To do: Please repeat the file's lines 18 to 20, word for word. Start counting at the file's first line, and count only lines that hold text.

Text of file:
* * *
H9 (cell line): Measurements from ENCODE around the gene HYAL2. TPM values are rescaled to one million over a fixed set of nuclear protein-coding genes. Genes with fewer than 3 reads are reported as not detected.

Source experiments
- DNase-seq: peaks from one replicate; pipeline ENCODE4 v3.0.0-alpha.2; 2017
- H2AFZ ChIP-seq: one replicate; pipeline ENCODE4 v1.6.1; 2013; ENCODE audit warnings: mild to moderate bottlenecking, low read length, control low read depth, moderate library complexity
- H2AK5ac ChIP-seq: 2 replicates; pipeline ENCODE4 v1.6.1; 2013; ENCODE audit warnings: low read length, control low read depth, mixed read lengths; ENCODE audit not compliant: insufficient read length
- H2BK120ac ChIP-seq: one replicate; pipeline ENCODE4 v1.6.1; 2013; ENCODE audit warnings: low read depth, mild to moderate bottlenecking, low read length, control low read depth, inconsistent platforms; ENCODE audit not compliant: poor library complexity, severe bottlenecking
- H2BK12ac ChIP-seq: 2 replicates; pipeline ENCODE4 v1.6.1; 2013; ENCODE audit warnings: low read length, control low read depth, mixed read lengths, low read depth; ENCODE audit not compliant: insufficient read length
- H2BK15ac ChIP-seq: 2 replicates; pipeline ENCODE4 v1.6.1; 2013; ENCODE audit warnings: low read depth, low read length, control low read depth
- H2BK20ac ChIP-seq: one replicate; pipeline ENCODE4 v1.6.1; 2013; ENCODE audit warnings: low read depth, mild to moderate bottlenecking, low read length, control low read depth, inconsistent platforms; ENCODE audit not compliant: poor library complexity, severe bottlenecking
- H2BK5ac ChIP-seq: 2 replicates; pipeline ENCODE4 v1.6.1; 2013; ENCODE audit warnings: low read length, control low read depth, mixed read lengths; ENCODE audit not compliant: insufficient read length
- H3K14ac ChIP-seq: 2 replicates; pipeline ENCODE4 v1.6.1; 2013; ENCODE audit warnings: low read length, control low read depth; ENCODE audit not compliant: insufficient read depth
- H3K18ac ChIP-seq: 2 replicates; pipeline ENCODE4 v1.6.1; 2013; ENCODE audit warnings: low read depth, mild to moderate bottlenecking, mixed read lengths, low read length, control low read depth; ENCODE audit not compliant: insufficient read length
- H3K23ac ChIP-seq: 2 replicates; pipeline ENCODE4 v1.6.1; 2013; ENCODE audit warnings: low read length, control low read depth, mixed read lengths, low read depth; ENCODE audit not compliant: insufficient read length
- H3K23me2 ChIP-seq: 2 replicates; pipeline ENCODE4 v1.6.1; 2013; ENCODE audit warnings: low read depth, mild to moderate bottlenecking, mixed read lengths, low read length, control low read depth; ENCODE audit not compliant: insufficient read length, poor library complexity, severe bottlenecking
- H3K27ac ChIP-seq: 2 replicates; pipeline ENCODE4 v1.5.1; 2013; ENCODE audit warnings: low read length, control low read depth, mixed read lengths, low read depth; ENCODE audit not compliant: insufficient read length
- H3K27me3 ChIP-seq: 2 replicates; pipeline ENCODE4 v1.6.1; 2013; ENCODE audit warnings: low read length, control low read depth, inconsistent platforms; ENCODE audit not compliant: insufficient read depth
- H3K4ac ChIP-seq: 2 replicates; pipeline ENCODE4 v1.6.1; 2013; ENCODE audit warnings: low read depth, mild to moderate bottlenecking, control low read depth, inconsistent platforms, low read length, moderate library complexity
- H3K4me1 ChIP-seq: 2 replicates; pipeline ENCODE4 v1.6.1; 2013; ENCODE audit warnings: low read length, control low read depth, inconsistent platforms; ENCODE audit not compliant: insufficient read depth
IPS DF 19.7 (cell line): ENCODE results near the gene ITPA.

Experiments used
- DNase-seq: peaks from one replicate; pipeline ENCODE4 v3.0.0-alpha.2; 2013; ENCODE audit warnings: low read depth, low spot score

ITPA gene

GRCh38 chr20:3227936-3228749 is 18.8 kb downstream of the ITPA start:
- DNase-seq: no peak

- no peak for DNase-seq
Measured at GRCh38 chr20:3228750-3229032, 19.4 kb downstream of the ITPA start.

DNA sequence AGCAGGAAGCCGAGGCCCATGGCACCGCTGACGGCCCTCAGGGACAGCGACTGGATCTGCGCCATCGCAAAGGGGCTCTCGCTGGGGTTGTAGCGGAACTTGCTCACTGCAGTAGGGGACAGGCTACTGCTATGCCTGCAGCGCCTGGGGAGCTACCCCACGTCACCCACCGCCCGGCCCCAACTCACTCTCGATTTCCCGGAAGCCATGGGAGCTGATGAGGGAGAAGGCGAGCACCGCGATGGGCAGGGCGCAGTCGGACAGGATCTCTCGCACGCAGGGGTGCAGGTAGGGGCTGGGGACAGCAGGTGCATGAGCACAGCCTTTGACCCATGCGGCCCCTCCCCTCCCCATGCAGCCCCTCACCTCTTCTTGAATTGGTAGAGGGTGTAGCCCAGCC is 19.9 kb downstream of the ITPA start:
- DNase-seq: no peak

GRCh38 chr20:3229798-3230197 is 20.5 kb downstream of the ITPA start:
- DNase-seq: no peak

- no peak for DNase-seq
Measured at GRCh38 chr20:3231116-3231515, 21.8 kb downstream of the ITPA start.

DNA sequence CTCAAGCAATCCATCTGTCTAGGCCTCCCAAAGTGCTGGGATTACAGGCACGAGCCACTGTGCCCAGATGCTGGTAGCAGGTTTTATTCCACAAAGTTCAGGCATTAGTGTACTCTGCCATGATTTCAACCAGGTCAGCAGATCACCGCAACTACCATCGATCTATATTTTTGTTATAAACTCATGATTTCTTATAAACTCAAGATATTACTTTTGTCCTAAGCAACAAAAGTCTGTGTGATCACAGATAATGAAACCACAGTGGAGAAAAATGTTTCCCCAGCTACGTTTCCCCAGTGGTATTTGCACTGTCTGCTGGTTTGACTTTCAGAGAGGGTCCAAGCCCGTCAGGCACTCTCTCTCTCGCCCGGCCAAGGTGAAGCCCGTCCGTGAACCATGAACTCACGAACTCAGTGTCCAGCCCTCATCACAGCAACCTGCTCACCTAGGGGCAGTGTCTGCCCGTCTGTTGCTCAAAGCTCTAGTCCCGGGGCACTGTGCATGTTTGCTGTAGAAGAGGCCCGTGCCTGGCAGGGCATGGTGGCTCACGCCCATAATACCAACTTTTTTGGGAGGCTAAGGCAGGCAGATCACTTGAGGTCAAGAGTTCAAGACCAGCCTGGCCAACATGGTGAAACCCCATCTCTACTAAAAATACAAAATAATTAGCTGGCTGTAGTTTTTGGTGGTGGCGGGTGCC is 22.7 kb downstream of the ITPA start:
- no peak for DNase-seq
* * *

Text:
- H3K4me1 ChIP-seq: 2 replicates; pipeline ENCODE4 v1.6.1; 2013; ENCODE audit warnings: low read length, control low read depth, inconsistent platforms; ENCODE audit not compliant: insufficient read depth
IPS DF 19.7 (cell line): ENCODE results near the gene ITPA.

Experiments used